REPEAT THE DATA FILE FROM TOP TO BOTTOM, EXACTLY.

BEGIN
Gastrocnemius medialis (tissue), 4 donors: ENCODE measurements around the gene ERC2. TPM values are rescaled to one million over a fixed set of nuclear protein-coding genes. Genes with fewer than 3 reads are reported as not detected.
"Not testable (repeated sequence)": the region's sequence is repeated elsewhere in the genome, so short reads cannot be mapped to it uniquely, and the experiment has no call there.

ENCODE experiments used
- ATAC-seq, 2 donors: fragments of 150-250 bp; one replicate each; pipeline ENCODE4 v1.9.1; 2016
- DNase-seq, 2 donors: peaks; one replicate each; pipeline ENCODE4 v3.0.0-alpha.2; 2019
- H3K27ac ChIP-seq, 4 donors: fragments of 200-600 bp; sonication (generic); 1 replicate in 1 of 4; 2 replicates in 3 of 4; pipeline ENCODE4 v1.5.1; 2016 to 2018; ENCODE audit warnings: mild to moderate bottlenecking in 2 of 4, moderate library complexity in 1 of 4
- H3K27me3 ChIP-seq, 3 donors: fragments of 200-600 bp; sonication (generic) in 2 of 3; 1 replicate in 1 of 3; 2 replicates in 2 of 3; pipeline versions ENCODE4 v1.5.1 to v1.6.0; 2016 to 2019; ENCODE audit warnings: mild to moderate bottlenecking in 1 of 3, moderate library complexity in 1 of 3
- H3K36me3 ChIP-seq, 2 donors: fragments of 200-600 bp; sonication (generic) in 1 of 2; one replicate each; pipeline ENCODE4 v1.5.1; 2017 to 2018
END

Gastrocnemius medialis (tissue), 4 donors: ENCODE measurements around the gene ERC2. TPM values are rescaled to one million over a fixed set of nuclear protein-coding genes. Genes with fewer than 3 reads are reported as not detected.
"Not testable (repeated sequence)": the region's sequence is repeated elsewhere in the genome, so short reads cannot be mapped to it uniquely, and the experiment has no call there.

ENCODE experiments used
- ATAC-seq, 2 donors: fragments of 150-250 bp; one replicate each; pipeline ENCODE4 v1.9.1; 2016
- DNase-seq, 2 donors: peaks; one replicate each; pipeline ENCODE4 v3.0.0-alpha.2; 2019
- H3K27ac ChIP-seq, 4 donors: fragments of 200-600 bp; sonication (generic); 1 replicate in 1 of 4; 2 replicates in 3 of 4; pipeline ENCODE4 v1.5.1; 2016 to 2018; ENCODE audit warnings: mild to moderate bottlenecking in 2 of 4, moderate library complexity in 1 of 4
- H3K27me3 ChIP-seq, 3 donors: fragments of 200-600 bp; sonication (generic) in 2 of 3; 1 replicate in 1 of 3; 2 replicates in 2 of 3; pipeline versions ENCODE4 v1.5.1 to v1.6.0; 2016 to 2019; ENCODE audit warnings: mild to moderate bottlenecking in 1 of 3, moderate library complexity in 1 of 3
- H3K36me3 ChIP-seq, 2 donors: fragments of 200-600 bp; sonication (generic) in 1 of 2; one replicate each; pipeline ENCODE4 v1.5.1; 2017 to 2018